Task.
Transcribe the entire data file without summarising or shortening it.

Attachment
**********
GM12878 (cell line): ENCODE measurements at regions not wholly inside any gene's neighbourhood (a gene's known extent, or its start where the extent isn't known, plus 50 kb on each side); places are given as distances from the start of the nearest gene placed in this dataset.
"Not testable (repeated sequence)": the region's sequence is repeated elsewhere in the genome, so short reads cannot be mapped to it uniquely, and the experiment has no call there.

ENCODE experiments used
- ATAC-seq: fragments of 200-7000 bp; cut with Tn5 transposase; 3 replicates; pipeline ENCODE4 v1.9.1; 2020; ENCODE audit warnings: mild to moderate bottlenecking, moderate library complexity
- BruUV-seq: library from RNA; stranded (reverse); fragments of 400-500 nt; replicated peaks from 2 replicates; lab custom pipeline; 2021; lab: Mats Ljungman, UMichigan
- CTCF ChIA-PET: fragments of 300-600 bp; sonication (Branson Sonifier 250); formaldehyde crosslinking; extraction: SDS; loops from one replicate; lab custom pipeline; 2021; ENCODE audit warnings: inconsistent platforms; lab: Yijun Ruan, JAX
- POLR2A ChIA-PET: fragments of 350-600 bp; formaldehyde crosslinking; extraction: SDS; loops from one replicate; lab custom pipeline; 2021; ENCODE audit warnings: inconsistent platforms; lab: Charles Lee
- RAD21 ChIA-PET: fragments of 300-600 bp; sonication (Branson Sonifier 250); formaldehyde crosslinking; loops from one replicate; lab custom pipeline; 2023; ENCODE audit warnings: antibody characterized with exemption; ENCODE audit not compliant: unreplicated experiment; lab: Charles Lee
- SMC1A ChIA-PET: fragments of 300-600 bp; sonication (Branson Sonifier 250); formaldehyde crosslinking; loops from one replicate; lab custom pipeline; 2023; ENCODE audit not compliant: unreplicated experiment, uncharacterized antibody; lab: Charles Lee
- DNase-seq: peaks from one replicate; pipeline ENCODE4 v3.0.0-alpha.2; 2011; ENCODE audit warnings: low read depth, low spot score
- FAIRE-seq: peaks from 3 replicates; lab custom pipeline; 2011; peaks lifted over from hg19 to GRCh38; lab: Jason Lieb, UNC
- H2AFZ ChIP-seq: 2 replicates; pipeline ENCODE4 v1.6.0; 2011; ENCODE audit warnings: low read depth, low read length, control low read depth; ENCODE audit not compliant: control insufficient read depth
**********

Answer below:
GM12878 (cell line): ENCODE measurements at regions not wholly inside any gene's neighbourhood (a gene's known extent, or its start where the extent isn't known, plus 50 kb on each side); places are given as distances from the start of the nearest gene placed in this dataset.
"Not testable (repeated sequence)": the region's sequence is repeated elsewhere in the genome, so short reads cannot be mapped to it uniquely, and the experiment has no call there.

ENCODE experiments used
- ATAC-seq: fragments of 200-7000 bp; cut with Tn5 transposase; 3 replicates; pipeline ENCODE4 v1.9.1; 2020; ENCODE audit warnings: mild to moderate bottlenecking, moderate library complexity
- BruUV-seq: library from RNA; stranded (reverse); fragments of 400-500 nt; replicated peaks from 2 replicates; lab custom pipeline; 2021; lab: Mats Ljungman, UMichigan
- CTCF ChIA-PET: fragments of 300-600 bp; sonication (Branson Sonifier 250); formaldehyde crosslinking; extraction: SDS; loops from one replicate; lab custom pipeline; 2021; ENCODE audit warnings: inconsistent platforms; lab: Yijun Ruan, JAX
- POLR2A ChIA-PET: fragments of 350-600 bp; formaldehyde crosslinking; extraction: SDS; loops from one replicate; lab custom pipeline; 2021; ENCODE audit warnings: inconsistent platforms; lab: Charles Lee
- RAD21 ChIA-PET: fragments of 300-600 bp; sonication (Branson Sonifier 250); formaldehyde crosslinking; loops from one replicate; lab custom pipeline; 2023; ENCODE audit warnings: antibody characterized with exemption; ENCODE audit not compliant: unreplicated experiment; lab: Charles Lee
- SMC1A ChIA-PET: fragments of 300-600 bp; sonication (Branson Sonifier 250); formaldehyde crosslinking; loops from one replicate; lab custom pipeline; 2023; ENCODE audit not compliant: unreplicated experiment, uncharacterized antibody; lab: Charles Lee
- DNase-seq: peaks from one replicate; pipeline ENCODE4 v3.0.0-alpha.2; 2011; ENCODE audit warnings: low read depth, low spot score
- FAIRE-seq: peaks from 3 replicates; lab custom pipeline; 2011; peaks lifted over from hg19 to GRCh38; lab: Jason Lieb, UNC
- H2AFZ ChIP-seq: 2 replicates; pipeline ENCODE4 v1.6.0; 2011; ENCODE audit warnings: low read depth, low read length, control low read depth; ENCODE audit not compliant: control insufficient read depth